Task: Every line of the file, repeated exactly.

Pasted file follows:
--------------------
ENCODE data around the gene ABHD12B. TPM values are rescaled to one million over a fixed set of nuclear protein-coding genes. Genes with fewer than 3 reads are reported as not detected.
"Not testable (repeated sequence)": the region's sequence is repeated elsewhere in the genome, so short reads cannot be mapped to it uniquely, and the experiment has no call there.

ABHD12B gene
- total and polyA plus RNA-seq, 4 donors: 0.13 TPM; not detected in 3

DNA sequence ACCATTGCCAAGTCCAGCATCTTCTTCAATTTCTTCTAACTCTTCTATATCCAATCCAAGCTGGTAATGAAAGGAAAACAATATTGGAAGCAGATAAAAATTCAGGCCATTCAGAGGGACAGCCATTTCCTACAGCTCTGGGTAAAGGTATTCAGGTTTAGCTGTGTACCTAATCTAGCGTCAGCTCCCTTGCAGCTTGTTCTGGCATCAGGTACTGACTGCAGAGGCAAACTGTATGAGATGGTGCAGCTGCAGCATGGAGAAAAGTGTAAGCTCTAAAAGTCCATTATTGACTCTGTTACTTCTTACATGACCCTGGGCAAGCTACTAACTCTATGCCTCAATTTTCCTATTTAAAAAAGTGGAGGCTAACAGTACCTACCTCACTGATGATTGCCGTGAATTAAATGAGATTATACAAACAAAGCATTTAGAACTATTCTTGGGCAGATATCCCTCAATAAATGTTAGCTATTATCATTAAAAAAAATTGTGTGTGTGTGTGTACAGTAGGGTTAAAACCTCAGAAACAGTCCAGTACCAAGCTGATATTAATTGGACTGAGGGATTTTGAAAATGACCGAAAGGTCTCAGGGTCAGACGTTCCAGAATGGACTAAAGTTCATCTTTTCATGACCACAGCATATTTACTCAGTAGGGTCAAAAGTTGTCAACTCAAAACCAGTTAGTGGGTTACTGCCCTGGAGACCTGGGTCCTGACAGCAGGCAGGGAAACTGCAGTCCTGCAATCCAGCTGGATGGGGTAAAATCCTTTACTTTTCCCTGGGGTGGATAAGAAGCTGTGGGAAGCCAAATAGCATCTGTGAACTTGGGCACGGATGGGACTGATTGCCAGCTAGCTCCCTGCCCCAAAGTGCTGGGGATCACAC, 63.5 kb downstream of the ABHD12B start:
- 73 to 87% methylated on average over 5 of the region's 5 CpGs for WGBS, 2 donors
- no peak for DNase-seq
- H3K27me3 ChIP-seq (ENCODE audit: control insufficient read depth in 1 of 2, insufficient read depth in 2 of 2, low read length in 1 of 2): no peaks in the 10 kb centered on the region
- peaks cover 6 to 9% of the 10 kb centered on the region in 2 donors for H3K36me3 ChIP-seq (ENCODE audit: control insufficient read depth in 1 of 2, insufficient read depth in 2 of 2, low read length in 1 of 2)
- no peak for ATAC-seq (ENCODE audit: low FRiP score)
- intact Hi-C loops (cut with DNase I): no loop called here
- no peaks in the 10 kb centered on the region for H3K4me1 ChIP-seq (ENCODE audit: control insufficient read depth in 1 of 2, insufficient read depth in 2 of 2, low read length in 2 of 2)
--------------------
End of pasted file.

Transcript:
ENCODE data around the gene ABHD12B. TPM values are rescaled to one million over a fixed set of nuclear protein-coding genes. Genes with fewer than 3 reads are reported as not detected.
"Not testable (repeated sequence)": the region's sequence is repeated elsewhere in the genome, so short reads cannot be mapped to it uniquely, and the experiment has no call there.

ABHD12B gene
- total and polyA plus RNA-seq, 4 donors: 0.13 TPM; not detected in 3

DNA sequence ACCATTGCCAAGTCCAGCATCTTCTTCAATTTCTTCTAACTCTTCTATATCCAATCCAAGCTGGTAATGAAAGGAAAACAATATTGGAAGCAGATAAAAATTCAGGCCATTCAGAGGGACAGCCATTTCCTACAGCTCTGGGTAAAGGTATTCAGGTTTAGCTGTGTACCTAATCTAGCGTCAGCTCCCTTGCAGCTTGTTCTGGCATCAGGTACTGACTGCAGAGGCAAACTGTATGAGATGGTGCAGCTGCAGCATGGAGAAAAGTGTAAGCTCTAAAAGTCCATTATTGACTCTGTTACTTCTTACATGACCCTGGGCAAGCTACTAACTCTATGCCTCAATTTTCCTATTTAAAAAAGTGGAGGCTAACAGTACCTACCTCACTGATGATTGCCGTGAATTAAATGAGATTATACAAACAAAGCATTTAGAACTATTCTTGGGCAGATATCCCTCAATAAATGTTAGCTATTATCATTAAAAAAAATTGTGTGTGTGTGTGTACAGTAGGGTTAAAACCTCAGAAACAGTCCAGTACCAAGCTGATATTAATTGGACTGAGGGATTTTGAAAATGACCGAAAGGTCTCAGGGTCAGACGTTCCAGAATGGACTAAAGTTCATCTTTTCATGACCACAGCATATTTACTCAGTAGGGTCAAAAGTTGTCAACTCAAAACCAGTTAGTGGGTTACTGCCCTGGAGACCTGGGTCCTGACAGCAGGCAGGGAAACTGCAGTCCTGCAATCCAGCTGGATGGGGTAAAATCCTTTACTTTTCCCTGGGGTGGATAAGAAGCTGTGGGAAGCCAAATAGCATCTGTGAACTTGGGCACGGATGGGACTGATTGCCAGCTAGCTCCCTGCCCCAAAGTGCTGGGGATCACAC, 63.5 kb downstream of the ABHD12B start:
- 73 to 87% methylated on average over 5 of the region's 5 CpGs for WGBS, 2 donors
- no peak for DNase-seq
- H3K27me3 ChIP-seq (ENCODE audit: control insufficient read depth in 1 of 2, insufficient read depth in 2 of 2, low read length in 1 of 2): no peaks in the 10 kb centered on the region
- peaks cover 6 to 9% of the 10 kb centered on the region in 2 donors for H3K36me3 ChIP-seq (ENCODE audit: control insufficient read depth in 1 of 2, insufficient read depth in 2 of 2, low read length in 1 of 2)
- no peak for ATAC-seq (ENCODE audit: low FRiP score)
- intact Hi-C loops (cut with DNase I): no loop called here
- no peaks in the 10 kb centered on the region for H3K4me1 ChIP-seq (ENCODE audit: control insufficient read depth in 1 of 2, insufficient read depth in 2 of 2, low read length in 2 of 2)